• Stir in 1 teaspoon vinegar. Season with salt and pepper, taste and add more vinegar if desired; drizzle with remaining tablespoon of oil and divide into serving bowls.
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Cannellini beans with sage, garlic and rocket

We’ve recently discovered the joys of cooking our own soaked beans – the only thing is to remember to start at least 12 hours before as the beans need that soaking time.  These accompaniments are very basic but so delicious & perfect for a one-bowl supper in front of Masterchef! You can also substitute borlotti beans for an earthier dish…

Cannellini beans with sage, garlic and rocket

From the garden: sage, parsley, rocket

Recipe source: Melissa, kitchen specialist Bondi PS

………………………………………………………………………………………………………………………………………………

Soaking dried beans and then cooking them the next day is such a rewarding experience – and these simple accompaniments make the beans a lovely autumn dish. Serve with crusty sourdough!

Equipment:

  • Bowls – large, heatproof
  • Colander
  • 2 saucepans – medium
  • Kitchen towel
  • Measures: tablespoon, jug
  • Chopping board & knife
  • Sieve
  • Microplane grater
  • Serving bowls

 

Ingredients:

  • 250g dried cannellini beans
  • 1 tablespoon bicarbonate of soda
  • A small branch of sage
  • A small bunch of flat-leaf parsley
  • A handful of rocket
  • Cooking salt
  • Flaked salt & black pepper
  • 3 garlic cloves
  • A splash of extra-virgin olive oil
  • 50g grana padano cheese

What to do:

  • The night before, place your dried beans in the large bowl and fill the bowl with cold water well over the beans, add the bicarb and stir. They will need to soak for at least 12 hours.
  • At the start of your lesson, drain the beans into the colander and rinse them well, then put them into the medium saucepan with about 3cm cold water to cover.
  • Rinse the sage, keeping the branch whole, and shake dry. Peel 3 of the garlic cloves and add them, whole, to the saucepan. Also add the branch of sage, a teaspoon of salt & grind of pepper. Set on a medium heat and simmer until beans are soft, probably about 2o minutes.
  • Meanwhile wash the parsley and spin dry. Discarding the stalks, finely chop the leaves.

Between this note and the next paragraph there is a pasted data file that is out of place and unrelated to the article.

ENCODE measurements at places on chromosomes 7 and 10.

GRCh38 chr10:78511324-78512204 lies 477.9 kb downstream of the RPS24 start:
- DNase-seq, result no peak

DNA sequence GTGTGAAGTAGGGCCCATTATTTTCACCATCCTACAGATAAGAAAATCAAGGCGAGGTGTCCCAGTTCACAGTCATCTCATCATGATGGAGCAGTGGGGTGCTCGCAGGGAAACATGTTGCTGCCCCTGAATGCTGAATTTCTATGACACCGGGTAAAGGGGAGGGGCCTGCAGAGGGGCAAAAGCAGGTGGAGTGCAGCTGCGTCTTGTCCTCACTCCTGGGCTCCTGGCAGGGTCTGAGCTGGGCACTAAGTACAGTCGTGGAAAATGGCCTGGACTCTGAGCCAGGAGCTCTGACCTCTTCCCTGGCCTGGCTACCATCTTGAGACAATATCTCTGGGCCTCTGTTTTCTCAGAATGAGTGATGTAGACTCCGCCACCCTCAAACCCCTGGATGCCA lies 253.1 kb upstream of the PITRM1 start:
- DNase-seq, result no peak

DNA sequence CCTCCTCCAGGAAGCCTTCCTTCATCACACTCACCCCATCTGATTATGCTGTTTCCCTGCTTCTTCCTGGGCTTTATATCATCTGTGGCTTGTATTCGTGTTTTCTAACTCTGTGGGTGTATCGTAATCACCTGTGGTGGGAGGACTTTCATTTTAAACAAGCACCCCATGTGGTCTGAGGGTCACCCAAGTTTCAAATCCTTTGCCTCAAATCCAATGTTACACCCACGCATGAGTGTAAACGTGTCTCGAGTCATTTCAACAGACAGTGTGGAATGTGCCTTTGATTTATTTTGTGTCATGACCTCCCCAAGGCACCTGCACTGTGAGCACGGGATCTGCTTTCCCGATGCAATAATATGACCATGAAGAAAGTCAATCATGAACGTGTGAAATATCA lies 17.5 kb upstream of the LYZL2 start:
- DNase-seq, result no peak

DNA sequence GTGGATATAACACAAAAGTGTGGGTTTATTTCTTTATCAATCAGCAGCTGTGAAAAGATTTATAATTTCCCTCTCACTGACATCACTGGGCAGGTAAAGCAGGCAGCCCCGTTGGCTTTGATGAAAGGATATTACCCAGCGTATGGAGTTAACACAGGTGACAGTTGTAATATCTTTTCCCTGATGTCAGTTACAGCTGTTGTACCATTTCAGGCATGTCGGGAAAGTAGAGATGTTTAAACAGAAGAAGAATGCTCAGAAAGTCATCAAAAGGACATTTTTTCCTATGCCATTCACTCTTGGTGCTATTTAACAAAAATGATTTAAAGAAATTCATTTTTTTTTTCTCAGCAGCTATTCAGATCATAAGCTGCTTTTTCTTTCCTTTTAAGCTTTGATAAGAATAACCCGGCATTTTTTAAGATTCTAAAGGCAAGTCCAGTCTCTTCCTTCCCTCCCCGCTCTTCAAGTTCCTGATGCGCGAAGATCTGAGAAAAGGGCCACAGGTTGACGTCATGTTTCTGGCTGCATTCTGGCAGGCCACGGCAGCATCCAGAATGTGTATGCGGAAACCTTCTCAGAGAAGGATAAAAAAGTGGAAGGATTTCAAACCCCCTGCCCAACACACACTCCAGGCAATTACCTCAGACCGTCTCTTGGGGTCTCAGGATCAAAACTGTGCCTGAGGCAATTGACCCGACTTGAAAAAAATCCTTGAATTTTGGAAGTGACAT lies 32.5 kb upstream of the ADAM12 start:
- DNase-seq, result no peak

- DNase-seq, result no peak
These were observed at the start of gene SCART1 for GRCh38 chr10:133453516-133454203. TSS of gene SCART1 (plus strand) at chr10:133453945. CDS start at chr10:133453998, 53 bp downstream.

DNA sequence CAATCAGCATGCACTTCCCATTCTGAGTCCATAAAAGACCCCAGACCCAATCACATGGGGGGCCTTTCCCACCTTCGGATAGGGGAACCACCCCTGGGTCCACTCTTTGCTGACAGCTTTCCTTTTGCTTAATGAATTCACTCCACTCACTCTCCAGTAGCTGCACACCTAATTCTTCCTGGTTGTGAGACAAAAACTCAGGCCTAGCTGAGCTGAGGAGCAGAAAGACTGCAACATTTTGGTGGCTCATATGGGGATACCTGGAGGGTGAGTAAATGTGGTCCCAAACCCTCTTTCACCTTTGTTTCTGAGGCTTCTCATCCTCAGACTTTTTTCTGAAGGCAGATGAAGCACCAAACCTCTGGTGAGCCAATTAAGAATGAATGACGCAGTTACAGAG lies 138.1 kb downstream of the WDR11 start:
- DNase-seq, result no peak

• Wash the rocket and spin that dry too. Chop the stalks in half or thirds depending on the size.
  • When the beans are soft, turn off the heat and let them cool slightly in the water for a minute or two.
  • Set the sieve over a heatproof bowl and carefully pour the beans and their liquid in to drain.
  • Scrape the beans into a large bowl and toss in the rocket to wilt. Add a cup of cooking liquid back in with a splash of olive oil and stir.
  • Check for seasoning, then sprinkle over the chopped parsley and divide among serving bowls. Grate over some parmesan cheese and serve.
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May 24th 2012

With a sniffle and a snuffle we’re slowly making our way into winter – one more week to go chaps! – with cold nights and misty mornings, and my scarf wardrobe getting a workout… we’ve been late-autumning it up a bit in the cottage: last week the classes made the hearty ribollita soup from Tuscany (cavolo nero, overnight-soaked cannellini beans, carrot, tomato, celery, onion, stale ciabatta) and warmed up with a hit of chilli oil in Sean’s Panaroma’s recipe of handmade lingine with rocket, chilli, lemon and parmesan… alas the children ate all the linguine and left little for the grown-up volunteers… not even the chilli held them back! There was a little rhubarb for some crumble (of course!) and a drizzle of crème Anglaise for a lovely and rare sweet treat 😉

So we’re continuing on this week with the dried bean obsession – cooking off soaked borlotti beans in water with lots of sage and garlic until soft, then dousing in some rosemary-infused olive oil and finishing with a sprinkle of parsley. So simple and sooo good. Only bettered by spreading over buttered Iggy’s country sourdough! And jazzing up a crunchy radish salad with poached eggs and tarragon sauce – and we’ve now finished off the olives we picked in March in some hand-punched olive and rosemary foccacia.

To finish: for those cold nights with the heater dusted off and turned up to 11, we heartily recommend the rocket and coriander soup we’ve been making this week. Recipe to follow!

Keep warm out there… Melissa

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Mayhem of a Masterchef Mother?

Well, I made it into the Top 50 of Aussie Masterchef 3 – and then waved sadly and gladly goodbye a week later. Now I’m back in the land of the living after a few weeks of Masterchef craziness and wondering: “What was THAT all about?!”

I don’t want to be on telly! I don’t want to be a reality tv non-celebrity! I don’t want to be away from my children/Steve/life/garden/cats for up to 7 MONTHS!!! Why did I fill out the application form in the first place? And then keep accepting each audition? Well, I’ve searched my soul and come out the other end a much wiser woman – in a nutshell, I think it’s all about validation/ congratulation/ appreciation on a egoistic ability level, usually that one gets from ones job and that one doesn’t get mopping up squashed food from under Olly’s highchair 5 times a day. In short I think it means I’m ready to get back to work and get some other stuff going on in my life…